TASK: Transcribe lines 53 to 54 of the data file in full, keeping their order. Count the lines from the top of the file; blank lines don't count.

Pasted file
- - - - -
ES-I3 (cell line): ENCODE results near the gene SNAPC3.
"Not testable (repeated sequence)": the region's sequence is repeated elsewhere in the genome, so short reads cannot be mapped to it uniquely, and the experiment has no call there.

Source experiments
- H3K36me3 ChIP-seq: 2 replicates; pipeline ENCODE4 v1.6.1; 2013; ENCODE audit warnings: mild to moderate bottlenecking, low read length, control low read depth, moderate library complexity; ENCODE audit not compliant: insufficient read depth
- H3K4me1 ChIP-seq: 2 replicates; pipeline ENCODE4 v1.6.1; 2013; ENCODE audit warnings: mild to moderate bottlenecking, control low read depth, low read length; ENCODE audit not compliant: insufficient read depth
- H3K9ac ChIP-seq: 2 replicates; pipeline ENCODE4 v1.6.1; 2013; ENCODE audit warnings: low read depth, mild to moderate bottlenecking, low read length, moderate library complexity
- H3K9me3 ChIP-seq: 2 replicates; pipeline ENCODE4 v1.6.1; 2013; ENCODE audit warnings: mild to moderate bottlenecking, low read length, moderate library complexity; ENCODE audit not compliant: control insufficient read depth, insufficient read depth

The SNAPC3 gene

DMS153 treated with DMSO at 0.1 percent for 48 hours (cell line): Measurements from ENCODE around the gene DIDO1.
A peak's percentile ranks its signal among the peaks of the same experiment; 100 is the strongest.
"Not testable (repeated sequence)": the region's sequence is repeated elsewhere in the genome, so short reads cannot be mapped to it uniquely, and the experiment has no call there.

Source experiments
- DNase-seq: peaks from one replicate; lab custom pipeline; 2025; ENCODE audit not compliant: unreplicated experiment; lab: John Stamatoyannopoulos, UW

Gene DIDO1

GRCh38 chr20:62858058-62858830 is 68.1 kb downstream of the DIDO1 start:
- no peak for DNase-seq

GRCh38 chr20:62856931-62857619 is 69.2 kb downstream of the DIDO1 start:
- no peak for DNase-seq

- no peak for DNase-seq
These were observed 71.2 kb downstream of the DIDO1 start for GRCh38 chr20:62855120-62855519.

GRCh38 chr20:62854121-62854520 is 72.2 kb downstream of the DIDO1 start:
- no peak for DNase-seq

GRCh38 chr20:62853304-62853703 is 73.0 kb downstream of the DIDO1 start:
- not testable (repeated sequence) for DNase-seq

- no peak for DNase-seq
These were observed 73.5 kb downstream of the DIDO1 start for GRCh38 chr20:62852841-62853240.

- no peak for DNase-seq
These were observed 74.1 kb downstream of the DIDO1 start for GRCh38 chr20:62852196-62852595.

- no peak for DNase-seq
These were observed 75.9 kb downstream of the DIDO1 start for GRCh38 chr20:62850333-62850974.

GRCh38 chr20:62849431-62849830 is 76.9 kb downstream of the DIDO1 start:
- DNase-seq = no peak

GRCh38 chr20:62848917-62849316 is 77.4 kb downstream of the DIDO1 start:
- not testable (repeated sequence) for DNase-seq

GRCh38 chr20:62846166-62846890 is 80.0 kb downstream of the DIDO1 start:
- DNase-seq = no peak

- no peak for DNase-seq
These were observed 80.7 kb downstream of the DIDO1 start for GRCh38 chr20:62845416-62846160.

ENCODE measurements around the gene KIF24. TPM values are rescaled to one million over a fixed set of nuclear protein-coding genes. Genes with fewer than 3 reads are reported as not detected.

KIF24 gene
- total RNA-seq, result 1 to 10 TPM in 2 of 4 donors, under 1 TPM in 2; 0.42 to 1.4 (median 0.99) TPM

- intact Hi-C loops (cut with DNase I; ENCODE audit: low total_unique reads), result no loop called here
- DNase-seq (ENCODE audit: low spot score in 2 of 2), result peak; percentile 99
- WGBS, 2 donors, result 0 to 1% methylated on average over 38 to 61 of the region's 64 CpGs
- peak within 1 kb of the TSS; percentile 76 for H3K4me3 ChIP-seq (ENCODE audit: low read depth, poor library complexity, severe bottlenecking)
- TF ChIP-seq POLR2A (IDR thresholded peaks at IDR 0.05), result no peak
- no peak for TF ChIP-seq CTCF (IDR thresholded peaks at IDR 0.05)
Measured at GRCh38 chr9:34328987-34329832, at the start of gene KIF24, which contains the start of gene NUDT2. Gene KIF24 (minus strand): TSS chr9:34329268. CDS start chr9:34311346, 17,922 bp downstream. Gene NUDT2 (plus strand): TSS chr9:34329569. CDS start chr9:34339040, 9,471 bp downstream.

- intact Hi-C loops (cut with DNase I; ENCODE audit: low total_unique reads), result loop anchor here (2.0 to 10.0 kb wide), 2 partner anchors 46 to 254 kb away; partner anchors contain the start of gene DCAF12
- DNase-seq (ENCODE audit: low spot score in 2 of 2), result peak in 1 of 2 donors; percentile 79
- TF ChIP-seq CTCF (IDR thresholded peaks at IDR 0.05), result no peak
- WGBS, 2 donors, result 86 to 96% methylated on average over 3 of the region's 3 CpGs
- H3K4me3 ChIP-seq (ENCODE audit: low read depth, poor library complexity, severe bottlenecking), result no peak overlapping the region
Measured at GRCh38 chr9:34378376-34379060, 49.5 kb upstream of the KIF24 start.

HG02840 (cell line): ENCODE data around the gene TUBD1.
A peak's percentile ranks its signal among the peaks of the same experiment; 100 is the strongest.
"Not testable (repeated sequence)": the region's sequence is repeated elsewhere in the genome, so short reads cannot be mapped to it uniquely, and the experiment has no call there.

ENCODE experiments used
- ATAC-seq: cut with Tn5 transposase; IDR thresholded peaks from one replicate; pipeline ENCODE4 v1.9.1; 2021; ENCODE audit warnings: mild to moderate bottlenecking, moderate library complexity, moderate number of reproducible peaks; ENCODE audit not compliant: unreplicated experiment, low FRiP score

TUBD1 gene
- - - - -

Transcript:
- H3K4me3 ChIP-seq (ENCODE audit: low read depth, poor library complexity, severe bottlenecking), result no peak overlapping the region
Measured at GRCh38 chr9:34378376-34379060, 49.5 kb upstream of the KIF24 start.